Typhoid fever is a serious bacterial infection that easily spreads through contaminated water and food. Along with high fever, it can cause abdominal pains, headaches, and loss of appetite. With treatment, most people make a full recovery. But untreated typhoid can lead to life-threatening complications.
Its main method of transmission is the oral-fecal route, generally spreading in contaminated water or food. It can also be passed through direct contact with an infected person.
It can take a week or two after infection for symptoms to appear. The common symptoms observed are high fever, weakness, stomach pain, headache, poor appetite, rash, fatigue, confusion, constipation and/or diarrhea.
Any Affecting Organ:
The bacteria that cause typhoid fever travels from the digestive system into the blood. As the bacteria travel through the body, symptoms of high fever, headache, and overall fatigue can develop. The bacteria also affect the digestive system, which leads to stomach pain, diarrhea or constipation, and weight loss. The blood can carry the bacteria to other organs including the lungs, liver, gallbladder, and kidneys. Infections in these organs can cause other problems and symptoms.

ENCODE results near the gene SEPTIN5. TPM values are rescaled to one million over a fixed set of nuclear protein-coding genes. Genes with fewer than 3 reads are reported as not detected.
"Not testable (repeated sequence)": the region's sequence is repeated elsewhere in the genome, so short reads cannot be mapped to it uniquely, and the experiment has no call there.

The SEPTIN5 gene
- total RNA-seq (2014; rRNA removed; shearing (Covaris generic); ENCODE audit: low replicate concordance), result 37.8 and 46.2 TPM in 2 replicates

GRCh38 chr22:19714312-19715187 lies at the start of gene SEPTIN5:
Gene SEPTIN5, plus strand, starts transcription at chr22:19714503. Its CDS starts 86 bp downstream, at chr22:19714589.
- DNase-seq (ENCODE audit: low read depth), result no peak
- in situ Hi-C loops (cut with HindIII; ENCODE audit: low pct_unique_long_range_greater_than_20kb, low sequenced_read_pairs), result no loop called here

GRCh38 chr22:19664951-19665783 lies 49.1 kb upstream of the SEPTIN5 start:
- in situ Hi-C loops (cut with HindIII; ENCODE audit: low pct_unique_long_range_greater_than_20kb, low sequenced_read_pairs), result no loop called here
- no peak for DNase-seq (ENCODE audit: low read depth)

Being careful about what you drink, watching what you eat and practicing good hygiene can prevent typhoid.
Typhoid is treated with antibiotics such as azithromycin, ceftriaxone, and fluoroquinolones.